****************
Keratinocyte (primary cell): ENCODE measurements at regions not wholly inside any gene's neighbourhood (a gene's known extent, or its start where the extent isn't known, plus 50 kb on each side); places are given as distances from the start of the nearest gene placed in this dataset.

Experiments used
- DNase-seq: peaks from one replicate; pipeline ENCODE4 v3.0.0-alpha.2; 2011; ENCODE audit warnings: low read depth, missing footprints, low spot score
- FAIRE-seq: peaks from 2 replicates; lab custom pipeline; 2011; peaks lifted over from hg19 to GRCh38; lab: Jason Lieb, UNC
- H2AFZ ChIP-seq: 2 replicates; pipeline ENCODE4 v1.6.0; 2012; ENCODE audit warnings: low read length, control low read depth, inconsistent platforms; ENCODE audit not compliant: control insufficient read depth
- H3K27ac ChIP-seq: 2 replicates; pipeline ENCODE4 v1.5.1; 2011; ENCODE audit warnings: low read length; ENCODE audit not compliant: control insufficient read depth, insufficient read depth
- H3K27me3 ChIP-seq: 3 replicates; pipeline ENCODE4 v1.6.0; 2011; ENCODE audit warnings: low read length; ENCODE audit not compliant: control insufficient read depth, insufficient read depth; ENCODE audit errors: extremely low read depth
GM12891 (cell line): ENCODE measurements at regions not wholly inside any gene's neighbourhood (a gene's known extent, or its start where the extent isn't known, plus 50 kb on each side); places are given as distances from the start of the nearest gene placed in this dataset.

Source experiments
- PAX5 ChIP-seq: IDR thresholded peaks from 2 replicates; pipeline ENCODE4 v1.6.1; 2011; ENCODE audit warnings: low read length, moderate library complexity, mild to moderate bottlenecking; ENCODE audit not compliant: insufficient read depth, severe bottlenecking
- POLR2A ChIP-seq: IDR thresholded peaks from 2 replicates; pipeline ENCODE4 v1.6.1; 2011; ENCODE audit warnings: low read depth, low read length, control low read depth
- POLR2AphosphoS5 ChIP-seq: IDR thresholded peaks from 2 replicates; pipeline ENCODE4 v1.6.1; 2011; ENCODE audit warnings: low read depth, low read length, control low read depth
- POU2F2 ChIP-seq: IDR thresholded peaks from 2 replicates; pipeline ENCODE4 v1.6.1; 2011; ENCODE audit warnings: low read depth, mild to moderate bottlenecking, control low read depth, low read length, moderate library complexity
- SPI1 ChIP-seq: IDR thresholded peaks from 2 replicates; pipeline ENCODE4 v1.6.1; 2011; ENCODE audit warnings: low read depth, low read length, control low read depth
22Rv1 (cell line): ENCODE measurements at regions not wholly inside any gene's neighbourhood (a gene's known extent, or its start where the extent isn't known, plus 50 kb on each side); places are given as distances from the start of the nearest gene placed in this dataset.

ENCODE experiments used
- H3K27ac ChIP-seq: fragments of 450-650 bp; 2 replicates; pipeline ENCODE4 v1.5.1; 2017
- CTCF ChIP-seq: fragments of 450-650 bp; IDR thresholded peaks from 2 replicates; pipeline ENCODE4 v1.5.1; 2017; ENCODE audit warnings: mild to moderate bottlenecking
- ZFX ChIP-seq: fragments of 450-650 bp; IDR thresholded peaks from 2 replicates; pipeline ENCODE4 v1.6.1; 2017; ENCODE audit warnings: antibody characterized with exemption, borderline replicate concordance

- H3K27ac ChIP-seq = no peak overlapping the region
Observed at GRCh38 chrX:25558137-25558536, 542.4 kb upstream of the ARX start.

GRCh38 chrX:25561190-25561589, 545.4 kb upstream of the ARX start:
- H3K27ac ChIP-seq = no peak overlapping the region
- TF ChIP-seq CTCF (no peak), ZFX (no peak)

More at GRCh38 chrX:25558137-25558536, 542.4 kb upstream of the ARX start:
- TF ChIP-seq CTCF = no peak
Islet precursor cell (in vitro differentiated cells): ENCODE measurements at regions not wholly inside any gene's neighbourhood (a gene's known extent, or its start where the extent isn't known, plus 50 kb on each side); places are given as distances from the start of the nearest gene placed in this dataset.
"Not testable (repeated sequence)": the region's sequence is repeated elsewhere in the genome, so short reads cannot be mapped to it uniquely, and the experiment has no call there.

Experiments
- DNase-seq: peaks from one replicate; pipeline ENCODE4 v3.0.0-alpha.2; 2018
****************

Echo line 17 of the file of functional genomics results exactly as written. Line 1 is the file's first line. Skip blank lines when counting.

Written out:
- H3K27ac ChIP-seq: fragments of 450-650 bp; 2 replicates; pipeline ENCODE4 v1.5.1; 2017